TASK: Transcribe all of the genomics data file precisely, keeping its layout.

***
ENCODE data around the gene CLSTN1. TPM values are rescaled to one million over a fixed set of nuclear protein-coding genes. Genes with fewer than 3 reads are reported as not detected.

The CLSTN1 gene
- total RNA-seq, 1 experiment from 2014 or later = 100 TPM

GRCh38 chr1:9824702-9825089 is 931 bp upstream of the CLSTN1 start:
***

ENCODE data around the gene CLSTN1. TPM values are rescaled to one million over a fixed set of nuclear protein-coding genes. Genes with fewer than 3 reads are reported as not detected.

The CLSTN1 gene
- total RNA-seq, 1 experiment from 2014 or later = 100 TPM

GRCh38 chr1:9824702-9825089 is 931 bp upstream of the CLSTN1 start: